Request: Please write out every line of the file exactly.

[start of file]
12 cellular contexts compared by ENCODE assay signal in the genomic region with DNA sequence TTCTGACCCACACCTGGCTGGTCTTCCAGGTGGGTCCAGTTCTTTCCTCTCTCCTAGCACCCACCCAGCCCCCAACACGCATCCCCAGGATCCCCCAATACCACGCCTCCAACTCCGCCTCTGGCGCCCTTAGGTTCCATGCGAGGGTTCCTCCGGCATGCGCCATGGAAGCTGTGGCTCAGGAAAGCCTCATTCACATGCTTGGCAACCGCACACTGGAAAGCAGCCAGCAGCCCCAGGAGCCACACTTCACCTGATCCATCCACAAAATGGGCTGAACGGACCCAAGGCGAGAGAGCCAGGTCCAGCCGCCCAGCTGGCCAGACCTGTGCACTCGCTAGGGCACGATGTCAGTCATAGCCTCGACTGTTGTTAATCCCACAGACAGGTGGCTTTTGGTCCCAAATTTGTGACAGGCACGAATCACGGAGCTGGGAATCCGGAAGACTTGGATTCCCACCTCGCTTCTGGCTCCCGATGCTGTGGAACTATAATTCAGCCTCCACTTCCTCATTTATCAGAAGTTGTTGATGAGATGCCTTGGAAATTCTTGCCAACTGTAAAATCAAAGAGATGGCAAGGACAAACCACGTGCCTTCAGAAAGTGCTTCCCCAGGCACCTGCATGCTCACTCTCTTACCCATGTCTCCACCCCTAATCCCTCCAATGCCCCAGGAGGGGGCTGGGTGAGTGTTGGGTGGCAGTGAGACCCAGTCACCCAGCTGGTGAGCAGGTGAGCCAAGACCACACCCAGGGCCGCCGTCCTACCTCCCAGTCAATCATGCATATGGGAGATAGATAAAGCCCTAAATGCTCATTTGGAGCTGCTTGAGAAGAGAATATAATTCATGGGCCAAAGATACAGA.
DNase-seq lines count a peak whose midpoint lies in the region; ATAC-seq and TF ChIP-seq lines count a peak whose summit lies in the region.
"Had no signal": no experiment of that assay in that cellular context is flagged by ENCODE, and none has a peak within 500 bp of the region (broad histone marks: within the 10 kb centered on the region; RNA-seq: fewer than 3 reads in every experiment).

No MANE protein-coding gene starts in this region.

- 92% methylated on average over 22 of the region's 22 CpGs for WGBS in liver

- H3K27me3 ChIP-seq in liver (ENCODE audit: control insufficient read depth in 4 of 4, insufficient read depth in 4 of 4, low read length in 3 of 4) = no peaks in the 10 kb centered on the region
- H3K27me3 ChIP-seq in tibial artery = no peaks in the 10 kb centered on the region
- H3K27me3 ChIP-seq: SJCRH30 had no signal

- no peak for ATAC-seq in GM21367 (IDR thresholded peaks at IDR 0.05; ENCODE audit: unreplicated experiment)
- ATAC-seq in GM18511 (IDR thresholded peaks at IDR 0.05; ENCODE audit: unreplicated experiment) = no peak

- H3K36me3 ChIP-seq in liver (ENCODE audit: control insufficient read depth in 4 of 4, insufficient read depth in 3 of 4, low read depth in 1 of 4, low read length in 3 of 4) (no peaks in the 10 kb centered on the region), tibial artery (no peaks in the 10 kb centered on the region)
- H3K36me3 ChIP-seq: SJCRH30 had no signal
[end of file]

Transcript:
12 cellular contexts compared by ENCODE assay signal in the genomic region with DNA sequence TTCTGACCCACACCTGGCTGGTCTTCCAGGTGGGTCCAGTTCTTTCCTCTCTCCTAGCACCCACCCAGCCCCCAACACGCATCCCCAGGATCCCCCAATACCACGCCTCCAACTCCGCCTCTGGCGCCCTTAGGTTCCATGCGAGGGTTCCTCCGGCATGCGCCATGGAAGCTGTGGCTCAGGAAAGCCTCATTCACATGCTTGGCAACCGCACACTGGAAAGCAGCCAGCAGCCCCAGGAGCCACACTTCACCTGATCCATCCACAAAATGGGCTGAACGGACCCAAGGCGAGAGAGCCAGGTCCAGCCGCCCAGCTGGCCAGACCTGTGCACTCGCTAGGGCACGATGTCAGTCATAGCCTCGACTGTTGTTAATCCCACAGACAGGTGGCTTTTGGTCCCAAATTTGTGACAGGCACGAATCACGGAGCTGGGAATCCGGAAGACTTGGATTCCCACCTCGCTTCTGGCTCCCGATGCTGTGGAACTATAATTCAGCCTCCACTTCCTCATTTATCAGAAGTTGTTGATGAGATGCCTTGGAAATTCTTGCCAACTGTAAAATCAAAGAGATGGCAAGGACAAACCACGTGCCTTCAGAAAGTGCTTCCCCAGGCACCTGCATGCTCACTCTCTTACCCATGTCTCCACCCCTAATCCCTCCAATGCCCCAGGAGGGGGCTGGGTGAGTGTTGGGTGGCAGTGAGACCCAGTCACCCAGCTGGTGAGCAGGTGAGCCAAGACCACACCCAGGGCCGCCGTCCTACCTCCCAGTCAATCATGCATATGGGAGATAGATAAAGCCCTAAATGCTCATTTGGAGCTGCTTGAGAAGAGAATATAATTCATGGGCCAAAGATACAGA.
DNase-seq lines count a peak whose midpoint lies in the region; ATAC-seq and TF ChIP-seq lines count a peak whose summit lies in the region.
"Had no signal": no experiment of that assay in that cellular context is flagged by ENCODE, and none has a peak within 500 bp of the region (broad histone marks: within the 10 kb centered on the region; RNA-seq: fewer than 3 reads in every experiment).

No MANE protein-coding gene starts in this region.

- 92% methylated on average over 22 of the region's 22 CpGs for WGBS in liver

- H3K27me3 ChIP-seq in liver (ENCODE audit: control insufficient read depth in 4 of 4, insufficient read depth in 4 of 4, low read length in 3 of 4) = no peaks in the 10 kb centered on the region
- H3K27me3 ChIP-seq in tibial artery = no peaks in the 10 kb centered on the region
- H3K27me3 ChIP-seq: SJCRH30 had no signal

- no peak for ATAC-seq in GM21367 (IDR thresholded peaks at IDR 0.05; ENCODE audit: unreplicated experiment)
- ATAC-seq in GM18511 (IDR thresholded peaks at IDR 0.05; ENCODE audit: unreplicated experiment) = no peak

- H3K36me3 ChIP-seq in liver (ENCODE audit: control insufficient read depth in 4 of 4, insufficient read depth in 3 of 4, low read depth in 1 of 4, low read length in 3 of 4) (no peaks in the 10 kb centered on the region), tibial artery (no peaks in the 10 kb centered on the region)
- H3K36me3 ChIP-seq: SJCRH30 had no signal